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Modern Warfare blows away all records

By on November 12, 2009
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ELSPA has just announced that Modern Warfare has broken every sales record in the book.

In just one day, the game sold an estimated 1.23 million copies and generated £47.7 million of revenue at retail. The previous record holder, Grand Theft Auto IV, sold 631,000 units with revenue of £27.2 million on 29th April, 2008.

Modern Warfare has been helped to its success by broken streetdates and controversial content, but even so, these are impressive statistics by any measure. Many games would be happy to sell a million units. Worldwide. Over their entire lifetime. EA recently cut a dozen games from its development slate fearing that they weren’t on track to deliver 2 million units.

Modern Warfare has delivered over 60% of that target.

In the UK.

In a single day.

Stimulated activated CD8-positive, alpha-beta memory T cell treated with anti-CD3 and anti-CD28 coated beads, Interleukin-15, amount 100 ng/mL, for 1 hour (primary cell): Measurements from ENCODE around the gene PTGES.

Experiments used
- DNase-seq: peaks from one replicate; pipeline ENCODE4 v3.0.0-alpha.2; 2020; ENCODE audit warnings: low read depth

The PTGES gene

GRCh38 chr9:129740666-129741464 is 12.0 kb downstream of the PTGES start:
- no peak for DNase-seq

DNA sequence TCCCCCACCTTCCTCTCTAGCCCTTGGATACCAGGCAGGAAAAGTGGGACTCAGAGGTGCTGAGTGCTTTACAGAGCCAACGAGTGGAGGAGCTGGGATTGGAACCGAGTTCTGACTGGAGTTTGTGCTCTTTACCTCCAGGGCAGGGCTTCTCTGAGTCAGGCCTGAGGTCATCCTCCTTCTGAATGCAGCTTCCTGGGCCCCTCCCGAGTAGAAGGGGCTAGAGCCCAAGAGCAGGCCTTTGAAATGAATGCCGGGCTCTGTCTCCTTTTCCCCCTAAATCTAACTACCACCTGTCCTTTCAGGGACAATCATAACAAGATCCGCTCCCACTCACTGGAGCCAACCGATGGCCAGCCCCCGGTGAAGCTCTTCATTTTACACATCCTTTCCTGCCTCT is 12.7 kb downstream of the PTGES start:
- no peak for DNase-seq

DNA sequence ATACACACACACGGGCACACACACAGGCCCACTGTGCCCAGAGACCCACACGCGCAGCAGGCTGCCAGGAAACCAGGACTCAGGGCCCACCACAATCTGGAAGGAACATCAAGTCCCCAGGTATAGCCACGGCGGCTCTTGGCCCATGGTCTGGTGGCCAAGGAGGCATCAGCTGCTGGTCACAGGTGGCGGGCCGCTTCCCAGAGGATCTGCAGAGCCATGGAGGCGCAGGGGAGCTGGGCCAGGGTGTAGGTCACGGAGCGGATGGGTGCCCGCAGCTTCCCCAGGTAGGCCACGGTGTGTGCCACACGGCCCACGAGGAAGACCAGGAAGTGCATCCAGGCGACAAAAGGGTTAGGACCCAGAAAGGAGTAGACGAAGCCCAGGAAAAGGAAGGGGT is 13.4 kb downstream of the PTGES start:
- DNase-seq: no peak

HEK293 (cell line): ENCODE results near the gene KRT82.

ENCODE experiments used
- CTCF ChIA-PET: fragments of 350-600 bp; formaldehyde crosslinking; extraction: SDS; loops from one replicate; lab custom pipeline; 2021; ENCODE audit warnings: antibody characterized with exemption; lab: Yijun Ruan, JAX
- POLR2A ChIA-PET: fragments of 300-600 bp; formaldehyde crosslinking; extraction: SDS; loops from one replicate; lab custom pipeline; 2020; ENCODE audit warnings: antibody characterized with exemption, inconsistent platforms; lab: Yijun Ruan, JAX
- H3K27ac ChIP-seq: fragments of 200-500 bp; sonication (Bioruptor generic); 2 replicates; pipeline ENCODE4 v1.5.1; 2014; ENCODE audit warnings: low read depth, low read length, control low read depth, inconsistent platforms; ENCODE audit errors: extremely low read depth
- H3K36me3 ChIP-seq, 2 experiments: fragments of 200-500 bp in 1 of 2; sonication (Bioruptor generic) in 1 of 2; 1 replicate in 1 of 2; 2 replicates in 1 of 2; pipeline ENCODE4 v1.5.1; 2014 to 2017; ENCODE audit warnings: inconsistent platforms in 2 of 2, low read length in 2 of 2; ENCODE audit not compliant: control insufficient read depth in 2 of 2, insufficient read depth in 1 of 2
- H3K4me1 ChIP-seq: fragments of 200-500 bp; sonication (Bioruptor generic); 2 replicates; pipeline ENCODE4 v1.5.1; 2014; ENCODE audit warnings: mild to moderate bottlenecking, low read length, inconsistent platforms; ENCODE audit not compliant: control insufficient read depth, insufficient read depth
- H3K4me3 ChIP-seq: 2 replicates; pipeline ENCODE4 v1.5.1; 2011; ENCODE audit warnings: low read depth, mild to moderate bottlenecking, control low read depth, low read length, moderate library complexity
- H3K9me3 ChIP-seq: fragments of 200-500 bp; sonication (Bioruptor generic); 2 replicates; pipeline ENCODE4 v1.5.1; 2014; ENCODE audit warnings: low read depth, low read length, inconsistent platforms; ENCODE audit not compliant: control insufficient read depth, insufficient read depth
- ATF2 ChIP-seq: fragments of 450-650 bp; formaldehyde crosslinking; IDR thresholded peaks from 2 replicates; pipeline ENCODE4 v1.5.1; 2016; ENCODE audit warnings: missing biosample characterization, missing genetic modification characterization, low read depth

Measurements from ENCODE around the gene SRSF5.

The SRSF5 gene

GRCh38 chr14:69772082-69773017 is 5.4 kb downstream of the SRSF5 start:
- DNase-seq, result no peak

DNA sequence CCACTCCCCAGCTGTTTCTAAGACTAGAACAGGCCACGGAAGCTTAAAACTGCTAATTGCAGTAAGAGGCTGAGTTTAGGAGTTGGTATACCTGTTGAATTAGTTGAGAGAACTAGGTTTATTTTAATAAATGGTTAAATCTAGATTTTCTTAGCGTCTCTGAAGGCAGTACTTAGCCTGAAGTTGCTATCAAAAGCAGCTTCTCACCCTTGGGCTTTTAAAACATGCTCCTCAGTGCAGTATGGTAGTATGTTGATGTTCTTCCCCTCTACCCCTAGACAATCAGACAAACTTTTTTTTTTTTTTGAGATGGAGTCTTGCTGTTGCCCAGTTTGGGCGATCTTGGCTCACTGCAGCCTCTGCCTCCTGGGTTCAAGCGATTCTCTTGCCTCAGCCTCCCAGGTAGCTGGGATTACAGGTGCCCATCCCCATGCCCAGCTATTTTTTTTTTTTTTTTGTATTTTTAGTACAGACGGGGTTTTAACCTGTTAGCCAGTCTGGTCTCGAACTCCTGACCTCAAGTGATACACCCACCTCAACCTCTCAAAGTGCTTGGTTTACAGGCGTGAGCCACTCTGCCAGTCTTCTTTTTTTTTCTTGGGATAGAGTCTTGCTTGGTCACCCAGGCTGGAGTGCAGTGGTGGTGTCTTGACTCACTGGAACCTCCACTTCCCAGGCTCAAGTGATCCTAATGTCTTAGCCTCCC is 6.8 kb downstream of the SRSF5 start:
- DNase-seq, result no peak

As @Michael_French tweeted:

“1 in 49 people in the UK bought #mw2 yesterday @OPM_UK points out. And as @MCVMagazine & @TSIngham say, 1 in 24 households have it. Crazy.”

It’s a staggering achievement, and testament to Infinity Ward’s development and Activision’s marketing nous. Bobby Kotick famously said that he wasn’t interested in franchises that weren’t likely to be worth at least $100 million and implied therefore that Activision is likely to invest (and invest heavily) in titles that can deliver year-in, year-out.

Modern Warfare is one of those. It is, after all, a sequel. But it’s a sequel that seems to offer elements of innovation, controversy and entertainment in a neatly-packaged whole.

And if that’s how Activision plans to continue to dominate the industry, maybe that’s not so bad for us gamers after all.

About Nicholas Lovell

Nicholas is the founder of Gamesbrief, a blog dedicated to the business of games. It aims to be informative, authoritative and above all helpful to developers grappling with business strategy. He is the author of a growing list of books about making money in the games industry and other digital media, including How to Publish a Game and Design Rules for Free-to-Play Games, and Penguin-published title The Curve: thecurveonline.com